Reboots are slightly faster, but not enough to make a difference. However, almost 60 seconds of the reboot was consumed by the spinning disk and Apple logo screen-- long before the filesystem really comes into any kind of real play. So, subtract 60 seconds from all of those numbers and the drop is much more significant.
Login times drop fairly significantly. I suspect that the 45 second number was a bit inflated due to other issues (apps that launch and rebuild a cache periodically).
App launches are obviously faster with an optimized system.
Compilation didn't change but, in hindsight, compiling a Java based WO project was not the best choice of tests as the build process is so grossly inefficient via JAM that it was likely CPU bound. Too late to do a different test now (I probably should have built something like Python). However, in compiling a couple of projects that I'm intimately familiar with, the defragmented system definitely feels faster-- but that may just be a placebo effect.
The image copy didn't change -- not surprising as it is just one huge file and the writing of the file is so much slower than the reading that the reads probably have plenty of time to deal with fragmentation.
The defragmentation process took well over six hours.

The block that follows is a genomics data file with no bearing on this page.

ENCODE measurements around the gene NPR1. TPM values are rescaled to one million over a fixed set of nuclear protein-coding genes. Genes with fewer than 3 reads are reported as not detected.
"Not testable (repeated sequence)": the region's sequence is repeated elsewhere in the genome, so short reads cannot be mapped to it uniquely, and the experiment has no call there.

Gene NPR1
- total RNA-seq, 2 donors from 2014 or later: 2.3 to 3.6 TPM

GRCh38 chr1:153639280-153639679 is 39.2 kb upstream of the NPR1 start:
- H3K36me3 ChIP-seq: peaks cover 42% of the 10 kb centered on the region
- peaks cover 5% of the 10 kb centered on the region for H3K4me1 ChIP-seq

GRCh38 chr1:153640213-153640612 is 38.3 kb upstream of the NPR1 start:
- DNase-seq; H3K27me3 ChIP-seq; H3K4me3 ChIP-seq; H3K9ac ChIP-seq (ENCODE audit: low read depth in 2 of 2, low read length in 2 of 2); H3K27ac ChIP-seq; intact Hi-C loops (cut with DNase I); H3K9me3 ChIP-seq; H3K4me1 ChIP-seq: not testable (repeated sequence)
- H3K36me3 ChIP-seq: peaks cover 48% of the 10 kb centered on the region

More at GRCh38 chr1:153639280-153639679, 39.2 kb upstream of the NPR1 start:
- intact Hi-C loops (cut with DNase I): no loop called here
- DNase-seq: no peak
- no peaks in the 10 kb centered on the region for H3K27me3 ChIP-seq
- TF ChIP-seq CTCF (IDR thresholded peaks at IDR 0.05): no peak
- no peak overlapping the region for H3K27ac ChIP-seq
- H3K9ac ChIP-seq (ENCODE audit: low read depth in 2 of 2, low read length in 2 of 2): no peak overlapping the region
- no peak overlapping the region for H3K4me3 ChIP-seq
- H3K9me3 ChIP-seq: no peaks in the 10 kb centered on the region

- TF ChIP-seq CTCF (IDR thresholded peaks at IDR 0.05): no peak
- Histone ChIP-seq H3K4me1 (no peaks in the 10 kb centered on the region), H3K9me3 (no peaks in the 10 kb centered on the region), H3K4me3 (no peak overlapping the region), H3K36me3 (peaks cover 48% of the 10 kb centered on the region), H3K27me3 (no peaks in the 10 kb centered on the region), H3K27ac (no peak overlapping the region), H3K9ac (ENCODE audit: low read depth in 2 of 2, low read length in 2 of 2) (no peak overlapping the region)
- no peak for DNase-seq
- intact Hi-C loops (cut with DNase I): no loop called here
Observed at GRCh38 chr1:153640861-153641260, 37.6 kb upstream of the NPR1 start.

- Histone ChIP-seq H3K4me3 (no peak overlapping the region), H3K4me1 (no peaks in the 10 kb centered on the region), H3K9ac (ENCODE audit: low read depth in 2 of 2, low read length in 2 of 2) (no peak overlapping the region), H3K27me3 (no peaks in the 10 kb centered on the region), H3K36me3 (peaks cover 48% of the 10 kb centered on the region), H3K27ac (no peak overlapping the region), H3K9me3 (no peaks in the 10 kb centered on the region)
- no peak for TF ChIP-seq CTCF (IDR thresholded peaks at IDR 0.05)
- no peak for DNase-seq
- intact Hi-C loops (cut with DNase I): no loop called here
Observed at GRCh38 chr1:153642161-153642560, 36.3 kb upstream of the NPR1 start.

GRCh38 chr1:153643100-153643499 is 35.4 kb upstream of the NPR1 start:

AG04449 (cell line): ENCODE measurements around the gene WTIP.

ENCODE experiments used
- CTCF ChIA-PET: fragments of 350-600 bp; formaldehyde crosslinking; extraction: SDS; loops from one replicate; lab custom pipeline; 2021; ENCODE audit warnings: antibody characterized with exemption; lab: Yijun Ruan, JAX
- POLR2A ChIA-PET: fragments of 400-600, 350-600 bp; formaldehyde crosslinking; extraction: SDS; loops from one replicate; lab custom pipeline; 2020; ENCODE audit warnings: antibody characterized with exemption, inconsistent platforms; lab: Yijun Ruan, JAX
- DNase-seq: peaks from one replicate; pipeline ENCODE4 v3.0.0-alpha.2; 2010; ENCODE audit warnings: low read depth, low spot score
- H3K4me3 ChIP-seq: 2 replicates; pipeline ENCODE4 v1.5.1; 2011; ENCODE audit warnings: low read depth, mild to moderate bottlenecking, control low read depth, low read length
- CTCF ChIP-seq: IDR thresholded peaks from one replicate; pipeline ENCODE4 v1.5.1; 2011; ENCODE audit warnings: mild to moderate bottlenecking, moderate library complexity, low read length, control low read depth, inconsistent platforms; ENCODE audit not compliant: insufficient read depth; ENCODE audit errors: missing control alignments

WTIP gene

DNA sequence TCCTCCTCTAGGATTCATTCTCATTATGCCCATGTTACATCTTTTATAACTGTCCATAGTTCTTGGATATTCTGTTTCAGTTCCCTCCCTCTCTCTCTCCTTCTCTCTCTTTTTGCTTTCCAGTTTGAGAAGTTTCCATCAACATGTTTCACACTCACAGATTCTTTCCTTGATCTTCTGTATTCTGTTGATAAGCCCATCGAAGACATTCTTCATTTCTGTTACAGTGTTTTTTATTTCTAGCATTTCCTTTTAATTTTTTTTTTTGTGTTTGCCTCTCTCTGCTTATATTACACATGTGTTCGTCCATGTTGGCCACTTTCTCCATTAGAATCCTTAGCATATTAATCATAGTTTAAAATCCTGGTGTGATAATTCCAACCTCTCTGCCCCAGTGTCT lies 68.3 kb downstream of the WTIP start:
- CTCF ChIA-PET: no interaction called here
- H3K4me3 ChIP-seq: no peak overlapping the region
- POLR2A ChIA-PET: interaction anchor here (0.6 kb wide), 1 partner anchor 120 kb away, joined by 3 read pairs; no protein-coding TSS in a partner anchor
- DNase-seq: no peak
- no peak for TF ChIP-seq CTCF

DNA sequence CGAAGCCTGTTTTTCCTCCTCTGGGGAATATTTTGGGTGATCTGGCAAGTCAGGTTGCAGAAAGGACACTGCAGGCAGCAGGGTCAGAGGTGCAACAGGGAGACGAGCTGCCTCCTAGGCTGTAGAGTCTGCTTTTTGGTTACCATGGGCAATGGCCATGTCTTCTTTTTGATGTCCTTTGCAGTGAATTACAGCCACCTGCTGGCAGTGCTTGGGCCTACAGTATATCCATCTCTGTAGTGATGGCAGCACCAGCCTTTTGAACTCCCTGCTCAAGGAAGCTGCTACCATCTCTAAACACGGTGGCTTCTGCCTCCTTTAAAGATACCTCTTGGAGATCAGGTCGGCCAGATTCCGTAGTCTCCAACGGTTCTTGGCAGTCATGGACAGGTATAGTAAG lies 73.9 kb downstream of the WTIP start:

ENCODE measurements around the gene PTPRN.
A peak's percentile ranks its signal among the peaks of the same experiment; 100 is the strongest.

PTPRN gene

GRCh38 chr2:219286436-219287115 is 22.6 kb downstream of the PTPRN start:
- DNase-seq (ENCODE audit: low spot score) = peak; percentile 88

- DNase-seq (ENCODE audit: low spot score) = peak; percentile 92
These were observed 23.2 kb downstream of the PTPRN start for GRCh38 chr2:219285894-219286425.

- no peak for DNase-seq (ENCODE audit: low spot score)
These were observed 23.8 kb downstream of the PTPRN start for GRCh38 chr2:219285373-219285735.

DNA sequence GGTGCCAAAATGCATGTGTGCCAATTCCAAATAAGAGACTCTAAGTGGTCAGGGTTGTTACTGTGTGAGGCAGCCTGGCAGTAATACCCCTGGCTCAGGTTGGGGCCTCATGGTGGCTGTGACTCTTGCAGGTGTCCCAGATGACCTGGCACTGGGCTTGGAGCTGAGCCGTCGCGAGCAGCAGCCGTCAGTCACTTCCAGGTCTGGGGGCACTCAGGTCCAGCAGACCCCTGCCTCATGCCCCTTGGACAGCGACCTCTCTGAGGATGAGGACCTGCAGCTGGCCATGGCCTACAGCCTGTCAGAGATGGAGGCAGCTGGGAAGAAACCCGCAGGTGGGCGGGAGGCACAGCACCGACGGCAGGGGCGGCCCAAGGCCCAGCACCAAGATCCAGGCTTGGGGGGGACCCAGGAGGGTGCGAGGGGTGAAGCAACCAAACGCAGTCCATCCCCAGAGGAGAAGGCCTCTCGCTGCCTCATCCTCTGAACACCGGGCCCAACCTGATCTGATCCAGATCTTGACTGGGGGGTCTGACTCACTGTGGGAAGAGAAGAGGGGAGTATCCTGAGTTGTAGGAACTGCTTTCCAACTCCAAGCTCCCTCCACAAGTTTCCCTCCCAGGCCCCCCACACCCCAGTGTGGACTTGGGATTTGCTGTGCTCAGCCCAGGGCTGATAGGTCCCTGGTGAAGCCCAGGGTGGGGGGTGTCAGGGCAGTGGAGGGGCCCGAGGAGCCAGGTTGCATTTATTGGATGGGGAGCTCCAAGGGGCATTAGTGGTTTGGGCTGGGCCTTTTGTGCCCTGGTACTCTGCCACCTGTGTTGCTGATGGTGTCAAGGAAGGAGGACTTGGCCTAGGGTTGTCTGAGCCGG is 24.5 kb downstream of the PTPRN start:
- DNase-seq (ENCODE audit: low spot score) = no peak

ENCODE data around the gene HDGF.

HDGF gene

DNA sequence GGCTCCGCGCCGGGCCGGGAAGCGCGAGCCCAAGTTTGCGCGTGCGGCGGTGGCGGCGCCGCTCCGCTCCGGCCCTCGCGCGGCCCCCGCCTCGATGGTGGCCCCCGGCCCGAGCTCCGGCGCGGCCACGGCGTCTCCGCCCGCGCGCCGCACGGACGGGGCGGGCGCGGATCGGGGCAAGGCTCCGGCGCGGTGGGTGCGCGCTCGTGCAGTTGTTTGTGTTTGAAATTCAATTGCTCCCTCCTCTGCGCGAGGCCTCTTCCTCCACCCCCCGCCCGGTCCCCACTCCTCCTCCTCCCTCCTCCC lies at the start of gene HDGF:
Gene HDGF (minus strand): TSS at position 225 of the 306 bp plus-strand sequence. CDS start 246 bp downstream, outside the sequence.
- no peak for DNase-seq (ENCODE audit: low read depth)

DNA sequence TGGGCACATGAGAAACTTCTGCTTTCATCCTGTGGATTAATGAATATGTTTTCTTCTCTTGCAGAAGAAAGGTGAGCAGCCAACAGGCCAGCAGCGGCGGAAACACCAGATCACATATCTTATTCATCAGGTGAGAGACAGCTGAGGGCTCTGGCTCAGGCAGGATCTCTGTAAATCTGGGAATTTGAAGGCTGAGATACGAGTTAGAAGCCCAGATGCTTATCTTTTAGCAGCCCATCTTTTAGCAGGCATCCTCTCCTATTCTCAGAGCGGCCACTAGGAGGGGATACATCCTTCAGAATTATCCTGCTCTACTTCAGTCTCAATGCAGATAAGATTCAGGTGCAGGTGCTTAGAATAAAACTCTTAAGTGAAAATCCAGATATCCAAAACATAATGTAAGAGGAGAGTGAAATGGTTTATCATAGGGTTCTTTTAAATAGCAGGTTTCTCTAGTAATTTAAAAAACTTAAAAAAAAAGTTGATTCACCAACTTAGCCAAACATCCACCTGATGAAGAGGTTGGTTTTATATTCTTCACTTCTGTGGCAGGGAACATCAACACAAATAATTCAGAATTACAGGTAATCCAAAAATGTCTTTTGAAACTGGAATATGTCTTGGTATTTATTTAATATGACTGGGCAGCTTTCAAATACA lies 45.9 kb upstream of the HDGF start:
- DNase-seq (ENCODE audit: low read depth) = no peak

Fragmented filesystems suck time for disk I/O intensive tasks. Unless an app has the world's worst caching algorithm, an app shouldn't go back to disk anyway.
For disk intensive applications that frequently have to read files, it is likely that performance will degrade over time as more and more of the system becomes fragmented.
Given that the system rewrites a slew of system files during upgrades-- both as the upgraded files are written and as the system updates the prebinding information-- the degradation will be worse than if the system were never touched.
Of course, optimizing the filesystem requires that the system be taken completely offline during the optimization process. This is a major disadvantage for a system in a server role.
Makes me wonder how well UFS performs on a day-to-day basis. Maybe I can store the handful of broken applications (Office, for example) on HFS+ disk images.
None of this was a terribly scientific analysis. Take it with a grain of salt and if anyone wants to fill in gaps in my thinking/analysis, please do.